This strontium end cap ion trap could measure time up to 1000 times more accurately than current atomic clocks

Quantum technology could offer alternative to GPS

GPS-free navigation and ultra-accurate time keeping are just some of the potential applications that could come out of the multi-billion quantum technology market, experts say.

The Ministry of Defence's (MOD) Defence Science and Technology Laboratory (Dstl) is presenting a number of  research projects trying to bring the science of quantum mechanics to the marketplace at the National Physical Laboratory (NPL) today.

Projects showcased include a table-top atom interferometer to provide ultra-precise, highly reliable positional data for submarines at depth, where traditional GPS satellite navigation systems will not work.

There will also be presentations on the world's first portable optical clock created by the University of Birmingham, which uses laser light rather than the microwave radiation utilised in traditional atomic clocks, to offer up to 100 times more precise time-keeping.

Neil Stansfield, Head of Knowledge, Innovation, and Futures Enterprise at Dstl said: "The defence industry often acts as a pioneer in the development of new technologies and the potential benefits of a future in which we can navigate by inner space rather than outer space will impact both the military and civilian world.

“Quantum Timing, Navigation and Sensing (TNS) technologies could bring game-changing advantages to the UK defence sector and support markets measured in the billions, here in the UK and around the world.

“Whilst there are some significant obstacles, it's exciting to see how well-placed the UK is on the global stage to address the significant technical and systematic challenges that remain in commercialising quantum technologies and accelerating exploitation. “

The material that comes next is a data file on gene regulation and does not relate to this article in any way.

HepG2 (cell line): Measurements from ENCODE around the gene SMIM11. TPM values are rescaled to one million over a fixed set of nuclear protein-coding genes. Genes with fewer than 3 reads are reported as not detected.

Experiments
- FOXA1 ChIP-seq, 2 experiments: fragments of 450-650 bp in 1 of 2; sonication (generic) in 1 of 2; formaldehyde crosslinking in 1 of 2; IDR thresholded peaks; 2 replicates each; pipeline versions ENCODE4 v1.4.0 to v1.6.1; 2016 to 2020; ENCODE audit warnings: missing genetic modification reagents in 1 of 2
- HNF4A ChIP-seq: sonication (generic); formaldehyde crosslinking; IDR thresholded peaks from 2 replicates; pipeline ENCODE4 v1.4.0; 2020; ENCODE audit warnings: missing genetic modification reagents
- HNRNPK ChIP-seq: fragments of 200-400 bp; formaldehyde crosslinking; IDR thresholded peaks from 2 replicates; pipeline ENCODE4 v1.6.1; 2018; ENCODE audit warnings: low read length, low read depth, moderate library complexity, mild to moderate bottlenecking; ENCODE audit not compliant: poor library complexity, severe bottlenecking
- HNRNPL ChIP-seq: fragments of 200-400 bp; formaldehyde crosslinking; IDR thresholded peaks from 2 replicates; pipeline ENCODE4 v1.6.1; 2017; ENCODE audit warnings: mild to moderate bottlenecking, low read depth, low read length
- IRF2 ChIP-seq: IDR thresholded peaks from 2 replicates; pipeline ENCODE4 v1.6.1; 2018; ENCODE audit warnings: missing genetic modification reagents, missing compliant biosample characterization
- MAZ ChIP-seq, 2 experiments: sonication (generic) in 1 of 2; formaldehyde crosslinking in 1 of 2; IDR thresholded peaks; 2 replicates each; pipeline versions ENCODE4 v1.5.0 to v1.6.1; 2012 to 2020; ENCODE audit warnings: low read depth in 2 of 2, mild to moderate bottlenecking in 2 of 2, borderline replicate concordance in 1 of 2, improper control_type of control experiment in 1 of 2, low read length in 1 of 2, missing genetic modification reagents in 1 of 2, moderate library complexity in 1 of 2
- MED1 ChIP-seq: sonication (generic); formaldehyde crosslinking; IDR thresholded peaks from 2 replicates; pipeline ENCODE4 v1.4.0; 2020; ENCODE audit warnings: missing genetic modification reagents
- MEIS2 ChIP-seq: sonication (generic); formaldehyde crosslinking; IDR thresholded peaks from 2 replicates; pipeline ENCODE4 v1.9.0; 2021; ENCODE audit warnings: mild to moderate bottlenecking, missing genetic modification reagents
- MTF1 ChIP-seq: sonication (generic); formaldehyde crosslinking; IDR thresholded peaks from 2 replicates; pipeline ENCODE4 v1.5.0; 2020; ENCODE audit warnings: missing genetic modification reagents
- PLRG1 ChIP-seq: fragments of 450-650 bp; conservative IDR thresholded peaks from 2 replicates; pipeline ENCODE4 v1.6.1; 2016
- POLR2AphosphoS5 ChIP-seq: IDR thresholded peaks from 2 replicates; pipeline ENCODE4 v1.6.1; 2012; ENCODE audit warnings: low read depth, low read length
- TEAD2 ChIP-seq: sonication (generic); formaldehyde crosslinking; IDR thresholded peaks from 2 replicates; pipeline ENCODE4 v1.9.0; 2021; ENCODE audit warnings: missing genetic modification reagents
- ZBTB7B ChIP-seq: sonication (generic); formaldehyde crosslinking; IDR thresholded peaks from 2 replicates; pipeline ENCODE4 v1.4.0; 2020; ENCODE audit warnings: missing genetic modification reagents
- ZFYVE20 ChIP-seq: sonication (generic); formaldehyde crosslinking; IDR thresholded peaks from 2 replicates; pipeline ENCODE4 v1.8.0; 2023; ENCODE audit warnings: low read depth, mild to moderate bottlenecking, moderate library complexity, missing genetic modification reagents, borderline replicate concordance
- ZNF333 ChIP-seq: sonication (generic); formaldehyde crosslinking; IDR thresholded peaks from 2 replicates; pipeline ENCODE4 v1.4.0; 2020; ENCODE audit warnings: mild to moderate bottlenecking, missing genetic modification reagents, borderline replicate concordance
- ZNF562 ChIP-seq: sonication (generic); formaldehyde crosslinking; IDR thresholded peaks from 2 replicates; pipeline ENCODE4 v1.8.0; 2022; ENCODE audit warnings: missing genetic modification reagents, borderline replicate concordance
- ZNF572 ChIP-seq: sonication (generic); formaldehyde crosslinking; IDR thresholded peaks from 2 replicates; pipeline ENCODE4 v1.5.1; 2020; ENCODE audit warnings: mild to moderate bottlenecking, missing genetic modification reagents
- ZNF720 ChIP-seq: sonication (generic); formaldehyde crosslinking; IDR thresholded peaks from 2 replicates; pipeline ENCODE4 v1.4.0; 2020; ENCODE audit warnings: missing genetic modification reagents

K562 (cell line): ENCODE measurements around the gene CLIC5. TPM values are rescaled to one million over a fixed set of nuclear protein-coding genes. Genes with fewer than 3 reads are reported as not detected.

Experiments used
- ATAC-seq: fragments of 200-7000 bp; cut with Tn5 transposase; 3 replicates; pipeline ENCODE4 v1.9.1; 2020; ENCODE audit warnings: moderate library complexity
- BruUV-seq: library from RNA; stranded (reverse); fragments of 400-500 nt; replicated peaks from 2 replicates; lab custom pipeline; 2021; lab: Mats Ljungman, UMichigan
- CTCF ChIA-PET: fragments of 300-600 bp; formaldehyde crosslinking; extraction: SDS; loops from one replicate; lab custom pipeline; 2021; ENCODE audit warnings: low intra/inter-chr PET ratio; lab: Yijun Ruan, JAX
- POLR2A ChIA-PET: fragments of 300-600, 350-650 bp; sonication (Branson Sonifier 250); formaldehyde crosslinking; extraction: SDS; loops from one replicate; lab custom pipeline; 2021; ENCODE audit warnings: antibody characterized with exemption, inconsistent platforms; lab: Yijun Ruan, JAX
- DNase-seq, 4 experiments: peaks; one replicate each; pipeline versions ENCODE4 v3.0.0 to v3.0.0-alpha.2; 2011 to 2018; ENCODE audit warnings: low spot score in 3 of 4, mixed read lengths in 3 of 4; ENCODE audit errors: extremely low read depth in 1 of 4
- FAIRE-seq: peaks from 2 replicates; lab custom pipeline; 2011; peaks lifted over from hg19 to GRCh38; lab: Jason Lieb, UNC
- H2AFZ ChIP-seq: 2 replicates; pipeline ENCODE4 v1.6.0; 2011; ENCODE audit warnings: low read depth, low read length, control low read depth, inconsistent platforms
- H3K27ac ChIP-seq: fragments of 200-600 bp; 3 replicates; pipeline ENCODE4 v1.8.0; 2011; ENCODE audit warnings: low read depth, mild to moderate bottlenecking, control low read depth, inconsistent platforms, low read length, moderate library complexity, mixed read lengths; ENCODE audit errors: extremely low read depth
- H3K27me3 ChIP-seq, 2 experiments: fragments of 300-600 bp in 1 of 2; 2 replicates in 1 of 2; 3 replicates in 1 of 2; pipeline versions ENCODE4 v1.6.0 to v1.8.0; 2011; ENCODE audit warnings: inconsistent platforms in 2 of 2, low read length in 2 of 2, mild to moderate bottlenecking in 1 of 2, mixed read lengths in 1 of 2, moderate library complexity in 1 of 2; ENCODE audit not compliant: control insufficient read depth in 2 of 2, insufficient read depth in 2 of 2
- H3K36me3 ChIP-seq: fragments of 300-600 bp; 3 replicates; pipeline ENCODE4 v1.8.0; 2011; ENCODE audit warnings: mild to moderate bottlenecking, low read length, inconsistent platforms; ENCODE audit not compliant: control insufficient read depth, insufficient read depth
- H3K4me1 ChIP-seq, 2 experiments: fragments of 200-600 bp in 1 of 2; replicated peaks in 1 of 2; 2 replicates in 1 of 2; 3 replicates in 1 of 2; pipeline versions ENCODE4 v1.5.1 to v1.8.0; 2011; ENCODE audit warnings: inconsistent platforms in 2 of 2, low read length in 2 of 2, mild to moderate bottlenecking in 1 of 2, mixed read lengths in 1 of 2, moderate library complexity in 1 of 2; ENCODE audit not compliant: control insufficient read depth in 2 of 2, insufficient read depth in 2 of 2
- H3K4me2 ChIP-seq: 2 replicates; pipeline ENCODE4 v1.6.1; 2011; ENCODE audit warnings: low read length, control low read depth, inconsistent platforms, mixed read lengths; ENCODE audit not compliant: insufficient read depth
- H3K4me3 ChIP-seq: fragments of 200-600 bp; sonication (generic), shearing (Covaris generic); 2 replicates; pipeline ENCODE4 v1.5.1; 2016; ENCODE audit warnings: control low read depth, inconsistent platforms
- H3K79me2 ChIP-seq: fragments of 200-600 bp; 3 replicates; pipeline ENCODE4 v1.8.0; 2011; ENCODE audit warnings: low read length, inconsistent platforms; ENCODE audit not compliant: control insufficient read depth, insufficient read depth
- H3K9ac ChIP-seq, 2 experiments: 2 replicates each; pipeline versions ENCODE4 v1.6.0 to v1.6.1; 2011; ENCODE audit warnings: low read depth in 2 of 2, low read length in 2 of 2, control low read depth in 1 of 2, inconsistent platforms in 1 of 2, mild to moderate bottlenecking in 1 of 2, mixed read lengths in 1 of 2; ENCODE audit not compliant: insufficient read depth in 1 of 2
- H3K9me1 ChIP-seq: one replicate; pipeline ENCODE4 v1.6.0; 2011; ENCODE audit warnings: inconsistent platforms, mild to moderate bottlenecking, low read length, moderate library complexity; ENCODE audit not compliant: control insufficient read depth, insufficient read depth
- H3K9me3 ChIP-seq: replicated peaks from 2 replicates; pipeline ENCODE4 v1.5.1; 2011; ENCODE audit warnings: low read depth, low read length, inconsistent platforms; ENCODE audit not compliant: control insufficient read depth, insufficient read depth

Recent advances in the field of Quantum TNS are based around ultra-cold atoms cooled with lasers to temperatures a billion times colder than outer space making them extremely slow moving and incredibly sensitive to changes in the local magnetic and gravitational field.

Their lack of movement also makes them ideal for atomic clocks which utilise the ultra-regular absorption and release of radiation by their electrons during energy shifts as a highly accurate pendulum.

Current atomic clocks are reliable to one second every billion years, with this limit created by the occasional collision of atoms within the clock, but laser cooling the atoms until they are near stationary significantly reduces this effect.

In addition they exhibit strange quantum phenomenon such as entanglement that links two physically separated quantum systems, which means that if two quantum systems go through slightly different environments, combining them gives information about the environment of one path verses the other.

This can be used to create atom interferometers that can in theory be used for navigation and  provide orders of magnitude better performance than conventional technologies such as GPS, which also cannot be used underwater or indoors and is vulnerable to being blocked either by illegal jamming devices or solar weather activity.

Bob Cockshott, Positioning, Navigation and Timing expert at NPL, said: "Whilst the most immediate applications are in the defence field, future Q-Nav technologies could also have significant civilian applications across a wide variety of activities, covering high frequency trading, network synchronisation, robust and ubiquitous navigation, geo-surveying and mineral prospecting.

“Our hope is that today's showcase will inspire electronics designers and manufacturers across the country to take advantage of the opportunities on offer and establish leading positions for themselves within important future supply chains for the coming decades.

“As with the technology itself, the timing of today's event is significant. With the first applications potentially ready for market in five years, now is the critical moment time to consider the opportunities provided by quantum."

Presently though the use of ultra-cold atoms is limited to the laboratory by the impractical size and cost of the instruments required, which is why the projects presented at today's Showcase are also investigating miniaturisation procedures and the potential use of new materials to reduce costs and increase their practicality for industry.

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